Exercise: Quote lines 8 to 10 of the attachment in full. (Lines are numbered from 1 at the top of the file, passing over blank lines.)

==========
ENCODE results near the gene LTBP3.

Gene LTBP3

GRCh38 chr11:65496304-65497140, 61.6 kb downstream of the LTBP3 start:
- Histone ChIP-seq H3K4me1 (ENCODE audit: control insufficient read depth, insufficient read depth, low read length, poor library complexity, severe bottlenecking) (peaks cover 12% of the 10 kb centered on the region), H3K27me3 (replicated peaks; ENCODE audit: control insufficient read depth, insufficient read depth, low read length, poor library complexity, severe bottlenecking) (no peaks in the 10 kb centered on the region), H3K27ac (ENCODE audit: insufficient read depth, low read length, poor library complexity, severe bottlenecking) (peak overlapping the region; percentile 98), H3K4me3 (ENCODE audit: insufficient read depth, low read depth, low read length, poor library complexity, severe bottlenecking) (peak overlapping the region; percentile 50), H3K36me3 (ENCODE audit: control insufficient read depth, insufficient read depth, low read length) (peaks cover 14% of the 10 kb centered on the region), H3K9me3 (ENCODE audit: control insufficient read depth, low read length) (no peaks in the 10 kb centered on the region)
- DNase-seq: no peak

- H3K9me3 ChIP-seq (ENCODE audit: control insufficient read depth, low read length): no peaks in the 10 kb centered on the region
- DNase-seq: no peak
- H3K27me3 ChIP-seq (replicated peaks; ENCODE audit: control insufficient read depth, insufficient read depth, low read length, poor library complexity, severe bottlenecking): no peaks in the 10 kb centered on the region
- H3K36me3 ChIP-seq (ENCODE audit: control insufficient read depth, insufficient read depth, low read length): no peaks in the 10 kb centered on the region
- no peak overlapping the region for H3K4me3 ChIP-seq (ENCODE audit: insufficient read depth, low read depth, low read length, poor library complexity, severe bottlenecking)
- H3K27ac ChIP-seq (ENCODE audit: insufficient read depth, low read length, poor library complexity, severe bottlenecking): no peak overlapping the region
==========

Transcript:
- H3K27me3 ChIP-seq (replicated peaks; ENCODE audit: control insufficient read depth, insufficient read depth, low read length, poor library complexity, severe bottlenecking): no peaks in the 10 kb centered on the region
- H3K36me3 ChIP-seq (ENCODE audit: control insufficient read depth, insufficient read depth, low read length): no peaks in the 10 kb centered on the region
- no peak overlapping the region for H3K4me3 ChIP-seq (ENCODE audit: insufficient read depth, low read depth, low read length, poor library complexity, severe bottlenecking)